## Approximate Stochastic Behavior of n-Server Service Systems with Large nFor many stochastic service systems, service capacities large enough to serve some given customer demand is achieved simply by providing multiple servers of low capacity; for example, toll plazas have many toll collectors, banks have many t- lers, bus lines have many buses, etc. If queueing exists and the typical queue size is large compared with the number n of servers, all servers are kept busy most of the time and the service behaves like some "effective" single server wit:l mean se.- vice time lin times that of an actual server. The behavior of the queueing system can be described, at least approximately, by use of known results from the much studied single-channel queueing system. For n» 1 , however, (we are thinking p- ticularlyof cases in which n ~ 10), the system may be rather congested and quite sensitive to variations in demand even when the average queue is small compared with n. The behavior of such a system will, generally, differ quite significantly from any "equivalent" single-server system. The following study deals with what, in the customary classification of queueing systems, is called the G/G/n system; n servers in parallel with independent s- vice times serving a fairly general type of customer arrival process. rhe arrival rate of customers may be time-dependent; particular attention is given to time - pendence typical of a "rush hour" in which the arrival rate has a single maximum possibly exceeding the capacity of the service. |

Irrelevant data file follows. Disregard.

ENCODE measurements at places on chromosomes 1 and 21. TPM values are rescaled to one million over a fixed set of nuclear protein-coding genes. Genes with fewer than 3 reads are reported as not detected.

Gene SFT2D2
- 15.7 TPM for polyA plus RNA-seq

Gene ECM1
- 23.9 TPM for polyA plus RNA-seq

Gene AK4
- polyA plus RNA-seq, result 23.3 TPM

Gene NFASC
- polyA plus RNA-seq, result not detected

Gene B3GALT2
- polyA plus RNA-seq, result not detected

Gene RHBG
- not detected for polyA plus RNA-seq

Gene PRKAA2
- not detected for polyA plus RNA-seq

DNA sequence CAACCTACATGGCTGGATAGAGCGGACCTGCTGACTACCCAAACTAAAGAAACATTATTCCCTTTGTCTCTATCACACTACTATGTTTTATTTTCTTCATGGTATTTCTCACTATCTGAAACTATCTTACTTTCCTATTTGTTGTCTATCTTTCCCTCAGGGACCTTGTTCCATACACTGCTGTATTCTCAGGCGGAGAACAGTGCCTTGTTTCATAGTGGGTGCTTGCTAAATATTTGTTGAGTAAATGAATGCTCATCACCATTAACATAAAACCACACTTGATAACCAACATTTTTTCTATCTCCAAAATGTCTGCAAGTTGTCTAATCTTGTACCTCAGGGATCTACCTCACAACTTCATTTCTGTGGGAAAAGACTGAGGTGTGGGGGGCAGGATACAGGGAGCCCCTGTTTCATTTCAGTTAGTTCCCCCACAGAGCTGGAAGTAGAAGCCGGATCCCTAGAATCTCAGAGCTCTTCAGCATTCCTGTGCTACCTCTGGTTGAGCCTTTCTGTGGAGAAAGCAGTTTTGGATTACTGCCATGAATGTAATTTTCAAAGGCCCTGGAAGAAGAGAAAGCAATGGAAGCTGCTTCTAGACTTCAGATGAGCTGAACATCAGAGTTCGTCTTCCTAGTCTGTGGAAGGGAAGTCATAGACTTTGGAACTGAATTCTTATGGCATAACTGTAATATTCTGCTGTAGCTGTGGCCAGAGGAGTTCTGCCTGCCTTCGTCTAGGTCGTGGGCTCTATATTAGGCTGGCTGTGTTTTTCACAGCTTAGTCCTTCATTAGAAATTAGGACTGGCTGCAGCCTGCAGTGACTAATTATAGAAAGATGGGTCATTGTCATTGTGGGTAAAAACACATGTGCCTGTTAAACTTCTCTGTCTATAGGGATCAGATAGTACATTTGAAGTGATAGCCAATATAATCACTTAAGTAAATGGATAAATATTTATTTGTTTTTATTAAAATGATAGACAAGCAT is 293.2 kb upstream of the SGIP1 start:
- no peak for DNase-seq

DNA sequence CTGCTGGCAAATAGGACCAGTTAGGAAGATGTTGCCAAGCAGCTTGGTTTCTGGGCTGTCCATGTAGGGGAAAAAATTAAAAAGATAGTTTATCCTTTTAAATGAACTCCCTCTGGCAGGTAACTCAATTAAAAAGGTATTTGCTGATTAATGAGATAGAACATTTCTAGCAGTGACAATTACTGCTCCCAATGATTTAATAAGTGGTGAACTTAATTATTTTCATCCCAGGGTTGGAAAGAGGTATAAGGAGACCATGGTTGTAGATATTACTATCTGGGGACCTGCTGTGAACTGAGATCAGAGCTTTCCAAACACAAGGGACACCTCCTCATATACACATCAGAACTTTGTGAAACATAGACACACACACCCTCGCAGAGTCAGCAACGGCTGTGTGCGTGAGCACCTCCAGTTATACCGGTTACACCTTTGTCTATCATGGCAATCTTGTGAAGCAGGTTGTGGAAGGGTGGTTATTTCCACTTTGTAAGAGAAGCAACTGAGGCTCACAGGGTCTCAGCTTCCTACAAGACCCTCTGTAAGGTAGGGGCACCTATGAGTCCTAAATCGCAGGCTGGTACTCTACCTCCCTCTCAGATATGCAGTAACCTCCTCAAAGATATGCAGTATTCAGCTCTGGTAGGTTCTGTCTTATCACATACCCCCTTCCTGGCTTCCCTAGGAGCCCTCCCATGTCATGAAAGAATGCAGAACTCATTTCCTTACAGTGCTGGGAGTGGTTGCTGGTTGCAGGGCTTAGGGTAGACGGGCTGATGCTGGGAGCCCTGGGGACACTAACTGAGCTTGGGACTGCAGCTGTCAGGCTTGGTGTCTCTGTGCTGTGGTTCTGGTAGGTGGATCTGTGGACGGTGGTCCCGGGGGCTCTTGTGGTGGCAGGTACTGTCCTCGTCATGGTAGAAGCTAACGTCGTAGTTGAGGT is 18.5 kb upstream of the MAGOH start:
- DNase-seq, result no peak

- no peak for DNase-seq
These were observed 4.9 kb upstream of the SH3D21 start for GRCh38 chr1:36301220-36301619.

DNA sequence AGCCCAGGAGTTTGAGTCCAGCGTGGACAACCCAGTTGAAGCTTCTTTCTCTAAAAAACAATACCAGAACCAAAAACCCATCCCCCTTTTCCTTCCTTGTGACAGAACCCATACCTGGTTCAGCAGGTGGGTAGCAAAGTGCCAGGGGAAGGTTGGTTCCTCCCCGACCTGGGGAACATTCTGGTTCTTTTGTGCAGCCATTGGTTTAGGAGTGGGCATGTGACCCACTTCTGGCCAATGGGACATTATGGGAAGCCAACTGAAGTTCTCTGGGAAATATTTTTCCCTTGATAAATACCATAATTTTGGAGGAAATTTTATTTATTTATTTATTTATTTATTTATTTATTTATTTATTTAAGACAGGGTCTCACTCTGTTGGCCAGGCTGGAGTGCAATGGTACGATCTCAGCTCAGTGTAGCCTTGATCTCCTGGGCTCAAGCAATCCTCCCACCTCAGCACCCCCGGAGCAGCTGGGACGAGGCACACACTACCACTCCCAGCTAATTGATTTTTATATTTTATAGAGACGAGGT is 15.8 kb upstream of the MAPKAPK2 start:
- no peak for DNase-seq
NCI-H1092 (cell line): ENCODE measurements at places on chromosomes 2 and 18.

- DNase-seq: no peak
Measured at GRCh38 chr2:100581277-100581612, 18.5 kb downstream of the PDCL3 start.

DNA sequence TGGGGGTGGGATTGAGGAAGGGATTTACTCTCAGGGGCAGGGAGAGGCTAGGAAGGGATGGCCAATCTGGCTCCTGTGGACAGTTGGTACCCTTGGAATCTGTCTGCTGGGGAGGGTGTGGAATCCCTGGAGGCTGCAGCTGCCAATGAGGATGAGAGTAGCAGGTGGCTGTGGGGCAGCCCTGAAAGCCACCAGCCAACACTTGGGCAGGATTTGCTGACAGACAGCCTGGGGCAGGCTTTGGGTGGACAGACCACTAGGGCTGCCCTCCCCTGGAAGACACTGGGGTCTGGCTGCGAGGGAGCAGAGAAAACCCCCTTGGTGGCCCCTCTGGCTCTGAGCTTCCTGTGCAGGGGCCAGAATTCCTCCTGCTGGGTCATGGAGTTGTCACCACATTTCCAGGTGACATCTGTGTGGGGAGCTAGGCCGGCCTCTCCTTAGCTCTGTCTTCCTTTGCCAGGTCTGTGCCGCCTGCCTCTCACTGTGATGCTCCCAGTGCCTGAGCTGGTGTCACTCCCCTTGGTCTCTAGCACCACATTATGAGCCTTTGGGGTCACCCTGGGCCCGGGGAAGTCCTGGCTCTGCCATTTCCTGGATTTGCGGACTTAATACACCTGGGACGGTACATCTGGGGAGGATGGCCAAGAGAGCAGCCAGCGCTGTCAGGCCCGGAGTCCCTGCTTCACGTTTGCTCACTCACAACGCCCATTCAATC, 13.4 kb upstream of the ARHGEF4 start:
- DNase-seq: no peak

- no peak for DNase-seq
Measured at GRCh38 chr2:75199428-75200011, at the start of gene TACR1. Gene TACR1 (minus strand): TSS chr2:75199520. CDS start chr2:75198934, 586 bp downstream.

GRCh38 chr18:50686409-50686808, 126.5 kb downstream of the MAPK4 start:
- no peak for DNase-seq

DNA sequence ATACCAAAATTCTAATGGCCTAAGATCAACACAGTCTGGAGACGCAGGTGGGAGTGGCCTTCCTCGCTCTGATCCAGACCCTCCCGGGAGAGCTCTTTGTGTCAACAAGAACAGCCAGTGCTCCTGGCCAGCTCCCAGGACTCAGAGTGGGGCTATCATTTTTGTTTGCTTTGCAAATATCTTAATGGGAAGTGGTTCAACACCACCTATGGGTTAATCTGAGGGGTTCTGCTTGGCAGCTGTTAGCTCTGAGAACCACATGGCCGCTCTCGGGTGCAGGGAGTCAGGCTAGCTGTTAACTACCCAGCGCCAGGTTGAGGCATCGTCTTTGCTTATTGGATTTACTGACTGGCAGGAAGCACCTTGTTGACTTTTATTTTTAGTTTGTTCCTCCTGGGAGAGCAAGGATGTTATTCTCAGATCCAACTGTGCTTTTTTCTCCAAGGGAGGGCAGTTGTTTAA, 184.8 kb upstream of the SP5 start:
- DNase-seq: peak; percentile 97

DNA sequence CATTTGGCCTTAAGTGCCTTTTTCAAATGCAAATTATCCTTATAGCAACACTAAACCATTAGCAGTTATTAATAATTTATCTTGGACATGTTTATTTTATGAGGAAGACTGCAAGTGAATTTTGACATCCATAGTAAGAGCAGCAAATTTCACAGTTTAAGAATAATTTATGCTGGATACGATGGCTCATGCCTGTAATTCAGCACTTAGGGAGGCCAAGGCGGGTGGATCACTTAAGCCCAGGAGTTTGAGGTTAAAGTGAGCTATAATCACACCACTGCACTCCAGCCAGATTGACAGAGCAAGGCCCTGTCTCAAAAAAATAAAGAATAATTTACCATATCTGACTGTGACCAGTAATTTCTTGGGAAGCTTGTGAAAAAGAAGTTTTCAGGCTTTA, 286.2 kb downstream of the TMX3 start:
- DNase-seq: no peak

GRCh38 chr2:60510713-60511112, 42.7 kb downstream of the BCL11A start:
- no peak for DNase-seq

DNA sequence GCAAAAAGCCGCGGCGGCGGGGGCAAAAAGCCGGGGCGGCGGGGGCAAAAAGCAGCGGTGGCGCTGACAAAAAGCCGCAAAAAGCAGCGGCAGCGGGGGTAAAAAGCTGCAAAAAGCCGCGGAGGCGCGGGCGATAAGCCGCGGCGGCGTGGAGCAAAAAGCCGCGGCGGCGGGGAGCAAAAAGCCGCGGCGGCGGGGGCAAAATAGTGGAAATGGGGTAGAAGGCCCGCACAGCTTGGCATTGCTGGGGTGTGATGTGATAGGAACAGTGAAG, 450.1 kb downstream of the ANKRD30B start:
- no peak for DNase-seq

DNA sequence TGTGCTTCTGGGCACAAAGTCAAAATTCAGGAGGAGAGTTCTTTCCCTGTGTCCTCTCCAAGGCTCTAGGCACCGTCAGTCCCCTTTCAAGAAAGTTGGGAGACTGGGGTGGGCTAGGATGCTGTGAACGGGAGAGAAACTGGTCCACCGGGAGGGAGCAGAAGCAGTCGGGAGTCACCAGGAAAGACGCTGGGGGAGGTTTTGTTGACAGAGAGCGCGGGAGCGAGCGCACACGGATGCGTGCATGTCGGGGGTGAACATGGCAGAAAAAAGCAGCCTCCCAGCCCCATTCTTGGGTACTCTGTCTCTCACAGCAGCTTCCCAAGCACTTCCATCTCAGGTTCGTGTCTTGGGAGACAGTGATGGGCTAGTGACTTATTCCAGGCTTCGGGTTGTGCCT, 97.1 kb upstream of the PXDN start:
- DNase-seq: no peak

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### Contents

General Formulation | 1 |

Approximation Methods | 24 |

Approximations for Short Service Times | 57 |

Copyright | |

2 other sections not shown

### Other editions - View all

Approximate Stochastic Behavior of n-Server Service Systems with Large n G. F. Newell Limited preview - 2012 |

### Common terms and phrases

Ac(t accurate analysis apply approximately normal arrival process arrival rate available servers batches become behavior Chapter compared with E{s conditional distribution constant curve E{A customer arrivals decreases described deterministic approximations distribution of N(t duration enter service equation equilibrium distribution estimate evaluated expected number exponential distribution fluctuations formulas geometric distribution graph graphical idle servers increase large compared least M/M/n system Markov process mean service methods N(Tq nearly negative normal approximation normal distribution number of arrivals number of customers number of servers order E{s parameter Poisson distribution Poisson process probability density problem properties qualitative queue of customers queueing starts queueing theory random service range renewal theory rush hour scale second term second transition Section Seiten service completions service distribution service system slowly varying small compared smooth standard deviation statistically independent stochastic correction stochastic effects stochastic queueing tion traffic intensity types typical values of N(t Var{N(t variance